The Supreme Court’s attitude toward congressional investigations also stands in contrast to its deference toward other sorts of government investigations. As Justice Ruth Bader Ginsburg commented during oral argument in Mazars, if a police officer “stops a car and gives the reason that the car went through a stop sign, we don’t allow an investigation into what the [officer’s] subjective motive really was.” The Court, she reasoned, has no business “distrusting Congress more than the cop on the beat.”
Most of all, the Supreme Court has taken a charitable view of the presidency alongside its suspicious view of Congress. Compare the cases we describe above to Trump v. Hawaii, in 2017. As Justice Sonia Sotomayor wrote in dissent to the Court’s majority opinion overturning an injunction against Trump’s eight-country travel ban, the record painted a “harrowing picture, from which a reasonable observer would readily conclude that the Proclamation was motivated by hostility and animus toward the Muslim faith.” But a majority of the Court refused to consider the motives underlying the president’s actions, even as the Court routinely scrutinizes congressional motives when Congress tries to exercise powers that were long taken for granted.
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What can Congress do in the face of this judicial distrust? The answer differs depending on whether Congress is acting in its investigatory or legislative capacity.
In its investigatory role, the Georgetown University law professor Josh Chafetz has persuasively argued, Congress must use tools at its own disposal rather than trust the courts to back it up in its fights with the executive. Congress can condition funding on certain disclosures, write transparency requirements into legislation, or even threaten to hold members of the executive branch in contempt. The appropriate tool will vary based on the circumstances, but Congress should not rely on the courts as a partner in holding the executive branch accountable.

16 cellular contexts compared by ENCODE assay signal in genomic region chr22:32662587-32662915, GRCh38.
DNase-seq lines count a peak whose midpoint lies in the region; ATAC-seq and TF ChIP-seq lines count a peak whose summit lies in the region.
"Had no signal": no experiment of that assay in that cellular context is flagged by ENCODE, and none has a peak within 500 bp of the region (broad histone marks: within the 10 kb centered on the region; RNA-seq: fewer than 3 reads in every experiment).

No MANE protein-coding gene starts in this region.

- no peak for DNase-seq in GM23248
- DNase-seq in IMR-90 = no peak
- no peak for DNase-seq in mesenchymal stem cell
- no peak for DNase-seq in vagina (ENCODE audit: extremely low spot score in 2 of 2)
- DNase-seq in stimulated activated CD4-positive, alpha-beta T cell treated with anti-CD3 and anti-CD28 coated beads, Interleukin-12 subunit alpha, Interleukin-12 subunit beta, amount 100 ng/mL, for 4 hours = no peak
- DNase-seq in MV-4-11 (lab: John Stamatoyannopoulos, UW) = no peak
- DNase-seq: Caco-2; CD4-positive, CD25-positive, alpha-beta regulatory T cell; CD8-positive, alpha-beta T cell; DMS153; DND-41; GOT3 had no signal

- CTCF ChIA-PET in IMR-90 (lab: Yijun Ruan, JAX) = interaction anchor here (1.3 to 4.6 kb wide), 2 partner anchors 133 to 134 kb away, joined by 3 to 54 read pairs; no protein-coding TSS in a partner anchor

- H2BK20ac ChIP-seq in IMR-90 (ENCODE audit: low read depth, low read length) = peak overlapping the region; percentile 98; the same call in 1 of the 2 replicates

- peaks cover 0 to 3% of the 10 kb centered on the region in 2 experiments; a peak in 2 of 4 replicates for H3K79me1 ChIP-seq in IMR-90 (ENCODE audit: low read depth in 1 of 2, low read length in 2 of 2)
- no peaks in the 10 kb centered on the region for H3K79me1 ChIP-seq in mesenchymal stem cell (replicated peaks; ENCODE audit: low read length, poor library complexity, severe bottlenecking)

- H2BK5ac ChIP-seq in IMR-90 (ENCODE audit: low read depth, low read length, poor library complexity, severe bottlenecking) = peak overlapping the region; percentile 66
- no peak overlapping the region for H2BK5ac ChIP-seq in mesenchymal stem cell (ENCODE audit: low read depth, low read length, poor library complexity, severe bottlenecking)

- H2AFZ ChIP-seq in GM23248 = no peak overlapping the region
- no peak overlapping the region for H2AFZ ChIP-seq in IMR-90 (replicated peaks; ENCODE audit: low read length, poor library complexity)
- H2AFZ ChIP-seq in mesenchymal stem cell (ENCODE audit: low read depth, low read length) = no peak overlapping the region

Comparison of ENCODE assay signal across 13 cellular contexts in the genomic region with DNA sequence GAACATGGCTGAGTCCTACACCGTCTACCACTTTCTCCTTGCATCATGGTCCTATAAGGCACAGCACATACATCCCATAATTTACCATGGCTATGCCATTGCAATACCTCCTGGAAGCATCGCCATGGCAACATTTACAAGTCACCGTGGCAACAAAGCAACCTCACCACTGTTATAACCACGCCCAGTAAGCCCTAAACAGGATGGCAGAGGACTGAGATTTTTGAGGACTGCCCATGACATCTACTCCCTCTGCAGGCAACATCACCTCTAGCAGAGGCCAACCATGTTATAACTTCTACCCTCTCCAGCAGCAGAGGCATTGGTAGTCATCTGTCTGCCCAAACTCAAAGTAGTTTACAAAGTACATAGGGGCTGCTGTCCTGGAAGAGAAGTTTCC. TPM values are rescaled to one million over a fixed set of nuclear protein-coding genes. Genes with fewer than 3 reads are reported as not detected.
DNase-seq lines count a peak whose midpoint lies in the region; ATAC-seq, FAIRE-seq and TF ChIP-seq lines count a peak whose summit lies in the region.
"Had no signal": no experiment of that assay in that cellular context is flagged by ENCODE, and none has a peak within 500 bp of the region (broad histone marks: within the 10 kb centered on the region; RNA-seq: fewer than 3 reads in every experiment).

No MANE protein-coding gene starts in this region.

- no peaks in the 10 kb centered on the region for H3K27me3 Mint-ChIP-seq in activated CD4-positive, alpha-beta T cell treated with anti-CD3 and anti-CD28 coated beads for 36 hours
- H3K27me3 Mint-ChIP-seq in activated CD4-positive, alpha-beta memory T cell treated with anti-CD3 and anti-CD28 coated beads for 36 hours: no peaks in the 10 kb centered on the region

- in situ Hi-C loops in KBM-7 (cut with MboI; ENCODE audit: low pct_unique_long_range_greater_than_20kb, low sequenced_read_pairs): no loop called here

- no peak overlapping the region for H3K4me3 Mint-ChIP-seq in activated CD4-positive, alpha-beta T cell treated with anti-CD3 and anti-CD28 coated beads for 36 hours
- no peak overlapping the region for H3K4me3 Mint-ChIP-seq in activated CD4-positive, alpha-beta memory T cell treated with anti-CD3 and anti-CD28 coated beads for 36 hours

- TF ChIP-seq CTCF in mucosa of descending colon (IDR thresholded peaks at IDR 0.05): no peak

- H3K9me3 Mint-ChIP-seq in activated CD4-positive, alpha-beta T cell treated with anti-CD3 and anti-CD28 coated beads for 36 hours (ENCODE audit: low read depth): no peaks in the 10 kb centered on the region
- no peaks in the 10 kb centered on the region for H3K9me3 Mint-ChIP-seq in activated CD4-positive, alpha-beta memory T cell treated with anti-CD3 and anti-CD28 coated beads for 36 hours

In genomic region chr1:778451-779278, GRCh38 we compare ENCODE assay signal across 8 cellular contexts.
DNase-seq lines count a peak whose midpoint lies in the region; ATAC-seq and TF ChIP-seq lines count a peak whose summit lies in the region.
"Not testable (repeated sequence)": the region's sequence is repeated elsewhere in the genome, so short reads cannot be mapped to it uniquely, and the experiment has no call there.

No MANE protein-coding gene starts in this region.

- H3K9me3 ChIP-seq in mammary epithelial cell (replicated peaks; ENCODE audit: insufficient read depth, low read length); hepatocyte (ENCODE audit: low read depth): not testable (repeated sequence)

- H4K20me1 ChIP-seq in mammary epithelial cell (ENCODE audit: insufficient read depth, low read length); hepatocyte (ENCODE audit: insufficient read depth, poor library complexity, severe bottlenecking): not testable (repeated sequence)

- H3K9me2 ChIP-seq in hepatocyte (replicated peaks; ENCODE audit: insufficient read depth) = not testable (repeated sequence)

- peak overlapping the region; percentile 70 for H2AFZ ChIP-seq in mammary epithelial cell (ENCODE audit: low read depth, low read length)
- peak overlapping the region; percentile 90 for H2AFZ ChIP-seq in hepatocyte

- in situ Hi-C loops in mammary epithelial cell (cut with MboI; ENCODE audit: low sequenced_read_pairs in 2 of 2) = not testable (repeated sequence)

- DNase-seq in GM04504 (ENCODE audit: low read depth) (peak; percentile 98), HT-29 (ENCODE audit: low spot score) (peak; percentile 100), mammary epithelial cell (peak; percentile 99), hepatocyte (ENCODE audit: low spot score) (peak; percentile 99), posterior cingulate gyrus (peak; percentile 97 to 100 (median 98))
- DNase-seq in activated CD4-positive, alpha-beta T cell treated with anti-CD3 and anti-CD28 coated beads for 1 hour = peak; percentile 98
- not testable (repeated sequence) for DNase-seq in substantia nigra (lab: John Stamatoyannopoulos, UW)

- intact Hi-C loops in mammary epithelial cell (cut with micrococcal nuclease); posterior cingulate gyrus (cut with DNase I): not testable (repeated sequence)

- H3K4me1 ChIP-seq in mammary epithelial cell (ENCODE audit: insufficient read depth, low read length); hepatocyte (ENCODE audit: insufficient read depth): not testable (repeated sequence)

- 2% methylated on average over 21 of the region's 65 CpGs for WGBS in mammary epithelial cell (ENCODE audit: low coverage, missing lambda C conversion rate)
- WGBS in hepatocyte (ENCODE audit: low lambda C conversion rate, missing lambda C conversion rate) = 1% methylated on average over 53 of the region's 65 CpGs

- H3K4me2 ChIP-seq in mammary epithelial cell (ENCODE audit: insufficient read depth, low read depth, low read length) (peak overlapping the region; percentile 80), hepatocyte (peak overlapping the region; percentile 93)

In its legislative capacity, Congress should be prepared for courts to read its handiwork in a maximally critical way. Practically speaking, Congress must do its best to safeguard statutes in the face of a skeptical Supreme Court. This includes building exhaustive records supporting its legislative efforts and ensuring that its approaches to solving public-policy problems are far from the boundary of constitutionality. Even heeding all of this advice might at times not be enough, as Shelby County proved.
As important as judicial distrust of Congress has been in recent years, it might become even more potent in the years ahead. The biggest challenges we face—climate change, immigration, criminal justice—call for bold legislative solutions. The difficulty of legislating means that these solutions won’t come easily. A Supreme Court that distrusts Congress as deeply as this one has in recent years poses one more obstacle to the policy changes that we so sorely need. If judicial distrust hems in Congress’s ability to craft creative solutions to national problems, we will all be worse off for it.